Many of the Mexican dishes we take (mistakenly) for Mexican cuisine - tacos, quesadillas, empanadas, etc., belong to a class of dishes known collectively as antojitos, or “cravings, sometimes known as 'small dishes'. Add to this list fried tortilla strips eaten with guacamole (means avocado and sauce). There is an infinite variety of these small dishes. These habit forming snacks are also known as botanas - loosely translated as a plug or something to hold you over until the real meal.
Eggs. We are all familiar with Heuvos Rancheros, but have you ever had Huevos Motulenos? Smear a tostada with fried, mashed black beans, pile high with scrambled eggs, slivers of ham, a few green peas, and cap it with tomato sauce. A wonderful brunch treat.
Save room for traditional Mexican desserts, puddings, flans, etc, which you'll discover soon in my article about desserts of the world . . . yum!
About Paula Kraft . . .
Paula Kraft is the founding partner of the DaVinci Inflight Training Institute located in Fort Lauderdale, Florida and the founder/president of Tastefully Yours Catering, an aviation specific caterer, located in Atlanta, Georgia for over 35 years.
Paula is active with many aviation and catering-related groups including the International Caterers Association, the International Inflight Food Service Association and is a board member of Women in Corporate Aviation. She is the past chair of the NBAA Flight Attendant Committee Caterer’s Working Group for 15 years perfecting unique catering training sessions for NBAA conferences and events. Currently, she serves on the NBAA Flight Attendant Advisory Committee and is a member of the Training and Safety Subcommittee. Paula was a founding member of the Steering committee for the creation of a European Flight Attendant Committee and conference and serves as a subject matter expert to the board of International Standard for Business Aircraft Handlers (IS-BAH).
After founding Tastefully Yours Catering, she has been offering culinary and food safety related training to the general aviation community. With a strong dedication to improving catering safety, risk mitigation and safe food handling, she developed and introduced the concept of “catering safety management systems”. As a certified food safety instructor, Paula offers catering SMS and culinary classes for all aviation professionals.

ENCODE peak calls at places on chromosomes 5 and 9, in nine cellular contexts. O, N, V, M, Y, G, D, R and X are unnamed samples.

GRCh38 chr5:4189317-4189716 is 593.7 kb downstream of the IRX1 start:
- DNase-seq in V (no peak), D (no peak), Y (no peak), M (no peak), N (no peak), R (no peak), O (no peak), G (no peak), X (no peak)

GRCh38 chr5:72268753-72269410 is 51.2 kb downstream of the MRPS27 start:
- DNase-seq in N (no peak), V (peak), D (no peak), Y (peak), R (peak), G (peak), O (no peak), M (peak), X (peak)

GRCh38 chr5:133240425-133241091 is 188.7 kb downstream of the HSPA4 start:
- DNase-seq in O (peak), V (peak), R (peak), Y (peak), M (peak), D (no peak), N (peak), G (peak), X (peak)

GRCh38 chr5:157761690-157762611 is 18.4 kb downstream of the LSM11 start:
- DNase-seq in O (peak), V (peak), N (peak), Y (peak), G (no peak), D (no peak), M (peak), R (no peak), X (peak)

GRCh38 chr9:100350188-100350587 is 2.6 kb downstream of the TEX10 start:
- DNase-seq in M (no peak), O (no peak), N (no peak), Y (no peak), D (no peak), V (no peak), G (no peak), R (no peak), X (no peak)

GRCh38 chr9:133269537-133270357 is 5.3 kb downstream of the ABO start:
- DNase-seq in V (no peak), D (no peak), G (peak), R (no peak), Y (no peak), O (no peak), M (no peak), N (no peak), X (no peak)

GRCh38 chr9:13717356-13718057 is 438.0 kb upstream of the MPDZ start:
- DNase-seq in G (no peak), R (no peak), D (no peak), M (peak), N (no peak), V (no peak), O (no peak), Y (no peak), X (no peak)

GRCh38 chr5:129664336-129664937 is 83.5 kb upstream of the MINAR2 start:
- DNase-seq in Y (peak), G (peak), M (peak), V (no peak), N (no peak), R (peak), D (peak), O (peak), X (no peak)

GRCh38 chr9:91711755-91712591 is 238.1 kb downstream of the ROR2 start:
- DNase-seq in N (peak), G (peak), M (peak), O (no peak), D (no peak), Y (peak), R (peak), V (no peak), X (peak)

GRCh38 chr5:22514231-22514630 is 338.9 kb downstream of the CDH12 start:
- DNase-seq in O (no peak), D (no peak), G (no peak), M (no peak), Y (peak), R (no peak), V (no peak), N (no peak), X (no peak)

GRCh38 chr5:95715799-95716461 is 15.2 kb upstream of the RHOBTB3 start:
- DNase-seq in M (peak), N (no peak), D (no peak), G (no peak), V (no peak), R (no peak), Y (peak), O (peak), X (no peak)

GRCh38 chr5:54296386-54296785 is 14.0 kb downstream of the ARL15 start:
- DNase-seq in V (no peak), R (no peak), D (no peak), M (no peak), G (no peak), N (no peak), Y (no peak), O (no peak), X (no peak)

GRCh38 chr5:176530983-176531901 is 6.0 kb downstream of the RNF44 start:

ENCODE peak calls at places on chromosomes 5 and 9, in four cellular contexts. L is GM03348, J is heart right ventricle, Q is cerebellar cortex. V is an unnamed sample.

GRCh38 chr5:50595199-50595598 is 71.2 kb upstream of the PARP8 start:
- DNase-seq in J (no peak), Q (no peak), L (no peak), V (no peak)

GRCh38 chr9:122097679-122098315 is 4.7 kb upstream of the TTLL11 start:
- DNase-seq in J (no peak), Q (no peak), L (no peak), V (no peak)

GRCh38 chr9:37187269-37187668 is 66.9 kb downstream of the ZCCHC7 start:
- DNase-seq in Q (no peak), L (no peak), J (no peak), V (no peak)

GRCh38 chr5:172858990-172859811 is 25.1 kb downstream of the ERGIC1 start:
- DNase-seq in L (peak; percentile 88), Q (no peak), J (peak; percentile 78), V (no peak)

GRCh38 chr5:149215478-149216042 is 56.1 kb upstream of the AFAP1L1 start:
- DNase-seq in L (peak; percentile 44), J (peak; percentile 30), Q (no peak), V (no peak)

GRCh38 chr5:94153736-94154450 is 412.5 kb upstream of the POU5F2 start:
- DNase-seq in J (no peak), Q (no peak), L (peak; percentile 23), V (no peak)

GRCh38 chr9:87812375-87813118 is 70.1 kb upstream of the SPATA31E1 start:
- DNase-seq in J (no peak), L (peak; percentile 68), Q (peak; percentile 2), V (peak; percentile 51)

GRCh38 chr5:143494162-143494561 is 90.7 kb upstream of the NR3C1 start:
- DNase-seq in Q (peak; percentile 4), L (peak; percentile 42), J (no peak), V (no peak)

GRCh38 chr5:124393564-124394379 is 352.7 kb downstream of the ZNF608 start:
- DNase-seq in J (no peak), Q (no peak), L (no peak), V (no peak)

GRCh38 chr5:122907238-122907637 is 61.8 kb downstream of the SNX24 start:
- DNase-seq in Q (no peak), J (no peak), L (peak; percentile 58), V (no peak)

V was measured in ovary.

Paula’s first-hand experience, business acumen, research, and relationships make her an industry expert - one which allows her to share information that will help raise the professional training level for flight attendants today that will reduce the risk of food-related concerns tomorrow.
From Paula . . .
I have coordinated training programs and clinics for NBAA and EBAA conference attendees for over 10 years, created mentoring programs for caterers and flight attendants to broaden their aviation culinary skills, and to assist them in adapting to the unique challenges and constraints found in catering for general aviation. I recognize the need for training and have worked closely with flight departments, flight crews, schedulers and customer service reps at the FBOs to ensure that catering specific training provides information and skills necessary to reduce risk while assisting them in their job duties that include safe food handling, catering security, accurate transmission of food orders, and safe food production, packaging and delivery.
I fell into aviation catering quite by accident. I was the in-house caterer and bakery supplier for Macy’s department stores in Atlanta when catering was ordered for a Macy’s customer which was soon to change my life. After the client enjoyed the catering provided, I was summoned to the client’s corporate office to provide several of the items delivered through Macy’s to the executive dining room. Within a week, I was providing food for the flight department and my first order was for the President of a foreign country (as I was too be told soon after).
So, here I am, some 35 years later, still loving every minute of every day in aviation catering.
Got a question?
Paula welcomes your comments, questions or feedback. Email: firstname.lastname@example.org
BlueSky Business Aviation News | 2nd August 2018 | Issue #474